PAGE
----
A new study by researchers at the University of Calgary has found that a cancer-fighting virus called VSV, when given intravenously instead of directly into a tumor, not only targets the main tumor, but also the cancer cells that spread from the main mass.
The study was conducted on a mouse model as well as on tumor specimens from patients with an aggressive form of brain cancer called malignant glioma by researchers led by Dr. Peter Forsyth, a medical oncologist with the Alberta Cancer Board and a professor of oncology, neurosciences, biochemistry and molecular biology at the University of Calgary.
As a part of the study, the team first modified the vesicular stomatitis virus (VSV) by altering one of the genes to make it safer in normal cells but still able to kill cancer cells, before injecting it intravenously into the mice.
Dr. Forsyth said that the study had found that the new method was effective when it came to delivery of VSV into multiple sites within the tumor, evading the body’s immune responses, reproducing rapidly, and spreading within the tumor and infecting cells that have spread.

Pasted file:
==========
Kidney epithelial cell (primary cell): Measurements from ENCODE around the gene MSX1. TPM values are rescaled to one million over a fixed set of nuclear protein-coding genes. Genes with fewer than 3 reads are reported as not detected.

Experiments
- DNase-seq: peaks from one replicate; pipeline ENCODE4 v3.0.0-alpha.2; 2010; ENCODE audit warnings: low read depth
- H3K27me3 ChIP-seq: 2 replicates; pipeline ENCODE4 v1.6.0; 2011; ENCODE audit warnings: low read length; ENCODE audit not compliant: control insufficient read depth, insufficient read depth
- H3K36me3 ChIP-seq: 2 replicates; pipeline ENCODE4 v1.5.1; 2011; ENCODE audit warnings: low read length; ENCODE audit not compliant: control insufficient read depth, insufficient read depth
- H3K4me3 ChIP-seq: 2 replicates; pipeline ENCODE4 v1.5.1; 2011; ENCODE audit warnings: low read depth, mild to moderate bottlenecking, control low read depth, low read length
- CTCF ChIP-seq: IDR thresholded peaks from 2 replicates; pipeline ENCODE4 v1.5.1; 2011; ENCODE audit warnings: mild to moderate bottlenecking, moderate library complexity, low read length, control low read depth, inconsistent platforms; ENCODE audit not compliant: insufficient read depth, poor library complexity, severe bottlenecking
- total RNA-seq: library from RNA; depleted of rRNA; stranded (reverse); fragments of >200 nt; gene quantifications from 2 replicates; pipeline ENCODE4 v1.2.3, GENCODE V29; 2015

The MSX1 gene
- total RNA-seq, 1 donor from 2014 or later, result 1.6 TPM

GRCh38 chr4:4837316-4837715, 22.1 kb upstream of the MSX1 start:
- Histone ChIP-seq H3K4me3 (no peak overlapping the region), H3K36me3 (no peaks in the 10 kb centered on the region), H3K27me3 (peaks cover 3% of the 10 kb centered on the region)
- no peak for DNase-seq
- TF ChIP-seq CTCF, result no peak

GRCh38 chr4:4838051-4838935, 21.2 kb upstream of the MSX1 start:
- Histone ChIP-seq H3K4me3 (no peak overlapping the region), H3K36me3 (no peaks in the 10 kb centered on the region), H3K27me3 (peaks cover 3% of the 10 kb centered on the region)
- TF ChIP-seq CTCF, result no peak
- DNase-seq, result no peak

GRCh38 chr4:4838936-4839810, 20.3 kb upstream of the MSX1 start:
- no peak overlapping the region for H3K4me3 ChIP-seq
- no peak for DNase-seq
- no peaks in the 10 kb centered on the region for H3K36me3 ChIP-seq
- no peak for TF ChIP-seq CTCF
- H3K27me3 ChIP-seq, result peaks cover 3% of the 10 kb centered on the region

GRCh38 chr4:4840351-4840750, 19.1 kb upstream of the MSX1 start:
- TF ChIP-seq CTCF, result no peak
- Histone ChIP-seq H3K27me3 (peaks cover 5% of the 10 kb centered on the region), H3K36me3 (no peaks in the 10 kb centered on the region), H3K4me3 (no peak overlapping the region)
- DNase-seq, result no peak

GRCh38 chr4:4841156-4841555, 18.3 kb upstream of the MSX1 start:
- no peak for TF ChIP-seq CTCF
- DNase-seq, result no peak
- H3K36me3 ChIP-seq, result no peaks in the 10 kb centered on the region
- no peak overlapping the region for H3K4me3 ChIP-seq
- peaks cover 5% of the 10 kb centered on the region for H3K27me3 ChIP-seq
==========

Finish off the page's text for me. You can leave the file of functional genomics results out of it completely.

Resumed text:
“An ideal cancer-fighting virus should have effective delivery into multiple sites within the tumor, evade the body’s immune responses, reproduce rapidly, spread within the tumor and infect cells that have spread. In this study, that’s exactly what we found that VSV has done when injected intravenously,” said Dr. Forsyth.
The researchers tested VSV on 14 cell lines of malignant glioma and found that the virus infected and killed all cell lines. The normal cell lines – those that did not contain malignant glioma cells – were not affected.
The research was funded by The Terry Fox Foundation and the Canadian Cancer Society. Dr. Forsyth added that though the results were still early, the findings were extremely encouraging.
“While these are very early results, we are very encouraged to find that delivering VSV intravenously attacks the cancer cells and not normal cells. From a patient’s point of view, it is obviously a lot easier to be treated with a few intravenous treatments rather than having several surgeries to inject the treatment directly into your brain,” he said.
The brain tumor cells that invade into the surrounding normal brain are usually “hidden” from current treatments and are the ones that usually lead to a disease recurrence.